My heart aches, thinking about this, putting it to words, because it comes along with acknowledging that much will change, and that – likely – much of that change will be felt as great losses. But this is the conclusion I have come to at this point, that building up resilience – the ability to survive, a little better than otherwise – is the goal, is the value of the work. In 500 years, of course the land will change a great deal, in some places much more than others, but can it be aided enough that the coming changes will not be completely catastrophic? Can holes in the web be mended, the edges drawn back together, the pattern made more intact, so it can go on more easily under new conditions, rather than collapse?
I was at the park today (removing clematis from what turned out to be rather a lot of dogwood beneath!) when I remembered I had to write my weekly article. I realized I wanted to write a bit about restoration work, and about resilience, but I didn’t think I’d actually read anything on the topic this week (the deal I made was to read something, and then write about it). Luckily, I am able to meet both goals, for after getting home I found two great articles: “Beyond Resilience,” which has some pertinent things to say, and an example worth reading about:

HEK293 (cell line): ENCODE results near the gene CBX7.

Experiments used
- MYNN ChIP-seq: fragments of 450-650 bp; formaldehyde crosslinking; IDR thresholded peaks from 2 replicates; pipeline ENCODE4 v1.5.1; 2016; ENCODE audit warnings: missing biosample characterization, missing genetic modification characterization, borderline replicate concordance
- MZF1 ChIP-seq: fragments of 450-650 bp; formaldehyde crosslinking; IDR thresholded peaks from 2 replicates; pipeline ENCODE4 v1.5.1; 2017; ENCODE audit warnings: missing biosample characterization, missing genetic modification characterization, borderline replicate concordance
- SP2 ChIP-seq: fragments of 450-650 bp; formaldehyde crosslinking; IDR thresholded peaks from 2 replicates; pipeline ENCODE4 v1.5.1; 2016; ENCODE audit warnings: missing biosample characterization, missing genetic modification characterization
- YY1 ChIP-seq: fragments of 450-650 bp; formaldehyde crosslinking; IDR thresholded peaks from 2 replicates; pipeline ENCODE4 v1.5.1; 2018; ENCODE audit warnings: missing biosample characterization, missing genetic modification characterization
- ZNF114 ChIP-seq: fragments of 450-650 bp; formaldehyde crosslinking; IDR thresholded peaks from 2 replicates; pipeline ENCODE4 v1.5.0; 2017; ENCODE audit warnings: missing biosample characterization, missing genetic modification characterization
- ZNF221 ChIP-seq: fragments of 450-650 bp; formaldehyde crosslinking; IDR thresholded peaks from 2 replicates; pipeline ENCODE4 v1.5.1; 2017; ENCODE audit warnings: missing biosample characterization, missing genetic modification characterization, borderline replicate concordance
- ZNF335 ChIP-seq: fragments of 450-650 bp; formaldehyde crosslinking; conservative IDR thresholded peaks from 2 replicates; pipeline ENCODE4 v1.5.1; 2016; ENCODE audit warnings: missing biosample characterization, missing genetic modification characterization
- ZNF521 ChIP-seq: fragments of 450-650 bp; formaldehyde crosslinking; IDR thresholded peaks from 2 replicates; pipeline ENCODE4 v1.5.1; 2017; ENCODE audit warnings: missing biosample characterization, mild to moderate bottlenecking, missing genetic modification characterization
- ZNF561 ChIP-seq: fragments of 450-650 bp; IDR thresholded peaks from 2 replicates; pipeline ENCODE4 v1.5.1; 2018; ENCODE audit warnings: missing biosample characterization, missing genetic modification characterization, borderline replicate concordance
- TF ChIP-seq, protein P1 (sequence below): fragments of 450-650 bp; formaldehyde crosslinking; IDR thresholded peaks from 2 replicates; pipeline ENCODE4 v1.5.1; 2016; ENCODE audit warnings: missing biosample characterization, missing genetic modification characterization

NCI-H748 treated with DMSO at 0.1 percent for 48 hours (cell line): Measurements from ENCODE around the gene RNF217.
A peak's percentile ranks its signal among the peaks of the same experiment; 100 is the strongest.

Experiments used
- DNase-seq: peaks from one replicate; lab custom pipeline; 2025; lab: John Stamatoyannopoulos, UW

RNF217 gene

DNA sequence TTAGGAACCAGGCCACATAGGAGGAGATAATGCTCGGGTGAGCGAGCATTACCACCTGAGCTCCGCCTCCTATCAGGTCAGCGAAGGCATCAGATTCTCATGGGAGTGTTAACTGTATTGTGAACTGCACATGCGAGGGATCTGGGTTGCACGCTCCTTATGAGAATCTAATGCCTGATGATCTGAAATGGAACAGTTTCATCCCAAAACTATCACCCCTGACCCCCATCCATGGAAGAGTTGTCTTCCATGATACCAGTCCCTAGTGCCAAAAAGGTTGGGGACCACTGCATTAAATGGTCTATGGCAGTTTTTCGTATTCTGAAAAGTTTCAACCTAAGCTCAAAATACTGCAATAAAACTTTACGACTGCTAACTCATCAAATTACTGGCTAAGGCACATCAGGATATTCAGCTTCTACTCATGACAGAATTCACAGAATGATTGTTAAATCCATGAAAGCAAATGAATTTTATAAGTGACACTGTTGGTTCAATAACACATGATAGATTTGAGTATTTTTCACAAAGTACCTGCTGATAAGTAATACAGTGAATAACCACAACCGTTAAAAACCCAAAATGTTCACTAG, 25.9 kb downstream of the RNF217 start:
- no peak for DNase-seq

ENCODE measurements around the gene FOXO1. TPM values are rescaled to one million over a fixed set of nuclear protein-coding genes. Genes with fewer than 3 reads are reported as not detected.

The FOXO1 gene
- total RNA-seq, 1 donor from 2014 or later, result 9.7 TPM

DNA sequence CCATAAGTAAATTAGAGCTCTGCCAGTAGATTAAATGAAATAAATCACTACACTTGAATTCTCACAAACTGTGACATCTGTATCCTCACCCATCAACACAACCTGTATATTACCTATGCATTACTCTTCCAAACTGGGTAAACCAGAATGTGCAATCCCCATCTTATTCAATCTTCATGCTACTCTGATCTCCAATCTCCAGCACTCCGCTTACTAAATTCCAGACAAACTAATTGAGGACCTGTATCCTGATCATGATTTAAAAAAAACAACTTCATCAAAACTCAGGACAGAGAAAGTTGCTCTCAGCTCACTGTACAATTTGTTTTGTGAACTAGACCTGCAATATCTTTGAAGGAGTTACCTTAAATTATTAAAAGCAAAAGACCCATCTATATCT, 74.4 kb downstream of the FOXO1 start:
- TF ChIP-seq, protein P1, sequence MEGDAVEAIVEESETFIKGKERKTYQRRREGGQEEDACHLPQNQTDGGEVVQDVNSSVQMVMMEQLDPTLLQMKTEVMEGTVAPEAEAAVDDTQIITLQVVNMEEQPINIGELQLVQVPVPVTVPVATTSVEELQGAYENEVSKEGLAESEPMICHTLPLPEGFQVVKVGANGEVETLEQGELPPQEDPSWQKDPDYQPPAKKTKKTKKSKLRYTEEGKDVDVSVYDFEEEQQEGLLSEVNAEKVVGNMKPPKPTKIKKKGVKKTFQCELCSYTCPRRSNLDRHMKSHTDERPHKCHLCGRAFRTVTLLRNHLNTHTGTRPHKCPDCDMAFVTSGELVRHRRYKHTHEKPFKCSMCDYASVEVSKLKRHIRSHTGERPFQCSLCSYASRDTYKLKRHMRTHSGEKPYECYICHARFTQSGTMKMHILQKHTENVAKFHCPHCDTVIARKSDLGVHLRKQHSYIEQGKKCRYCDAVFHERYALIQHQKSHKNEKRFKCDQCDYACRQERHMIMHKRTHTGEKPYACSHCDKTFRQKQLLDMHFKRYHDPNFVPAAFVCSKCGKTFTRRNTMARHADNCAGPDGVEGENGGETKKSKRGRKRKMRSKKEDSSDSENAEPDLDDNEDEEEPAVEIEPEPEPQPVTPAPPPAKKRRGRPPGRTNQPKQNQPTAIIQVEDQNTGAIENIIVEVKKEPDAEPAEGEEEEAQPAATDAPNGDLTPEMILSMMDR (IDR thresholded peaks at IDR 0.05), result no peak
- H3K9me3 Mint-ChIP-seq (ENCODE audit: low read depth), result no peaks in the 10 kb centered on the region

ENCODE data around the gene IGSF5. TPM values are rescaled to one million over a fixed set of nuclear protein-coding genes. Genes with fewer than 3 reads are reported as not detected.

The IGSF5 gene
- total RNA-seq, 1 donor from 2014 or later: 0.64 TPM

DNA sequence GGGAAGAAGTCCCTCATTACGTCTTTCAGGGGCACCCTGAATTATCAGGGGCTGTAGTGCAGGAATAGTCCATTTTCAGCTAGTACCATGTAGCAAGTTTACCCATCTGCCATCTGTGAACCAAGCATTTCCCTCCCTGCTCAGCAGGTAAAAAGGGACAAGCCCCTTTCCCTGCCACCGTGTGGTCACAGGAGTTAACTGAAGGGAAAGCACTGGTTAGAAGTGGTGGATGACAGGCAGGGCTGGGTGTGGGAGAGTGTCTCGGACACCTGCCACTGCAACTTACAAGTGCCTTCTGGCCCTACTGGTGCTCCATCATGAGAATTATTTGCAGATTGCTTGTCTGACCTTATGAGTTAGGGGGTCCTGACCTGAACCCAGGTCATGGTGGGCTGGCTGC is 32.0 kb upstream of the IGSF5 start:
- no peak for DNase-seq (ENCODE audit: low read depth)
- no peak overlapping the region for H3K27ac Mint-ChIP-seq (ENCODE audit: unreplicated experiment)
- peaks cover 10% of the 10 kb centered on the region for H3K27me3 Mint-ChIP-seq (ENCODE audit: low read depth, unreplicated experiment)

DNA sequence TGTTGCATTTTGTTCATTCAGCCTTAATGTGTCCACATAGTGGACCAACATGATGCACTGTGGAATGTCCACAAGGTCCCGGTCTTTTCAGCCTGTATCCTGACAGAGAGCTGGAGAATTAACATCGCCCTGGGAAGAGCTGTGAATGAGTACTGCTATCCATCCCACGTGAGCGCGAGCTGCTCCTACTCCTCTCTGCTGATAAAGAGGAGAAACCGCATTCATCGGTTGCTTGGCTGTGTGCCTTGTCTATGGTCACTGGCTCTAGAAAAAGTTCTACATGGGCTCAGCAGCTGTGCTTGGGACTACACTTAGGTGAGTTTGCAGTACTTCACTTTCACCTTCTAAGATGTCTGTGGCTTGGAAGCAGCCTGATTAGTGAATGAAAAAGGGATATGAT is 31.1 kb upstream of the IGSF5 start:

Restoring land to health means trying to return it to something like normal ecological conditions. But what if the definition of normal changes in the meantime?
An ecosystem’s capacity to absorb a shock, such as a drought, flood, or forest fire, and then bounce back as quickly as possible is called resilience. Since it’s a critical part of ecosystem health, ecologists have made a big effort to understand what constitutes “normal” conditions in order to help a system be as resilient as possible, especially if the shock has been caused by humans, such as overgrazing by cattle. But what if a system’s definition of normal changes? What if a region’s annual precipitation dropped by half—and stayed there? Or when the rains did fall, they came as unusually large flood events or at the wrong time of year? What does resilience mean in this context?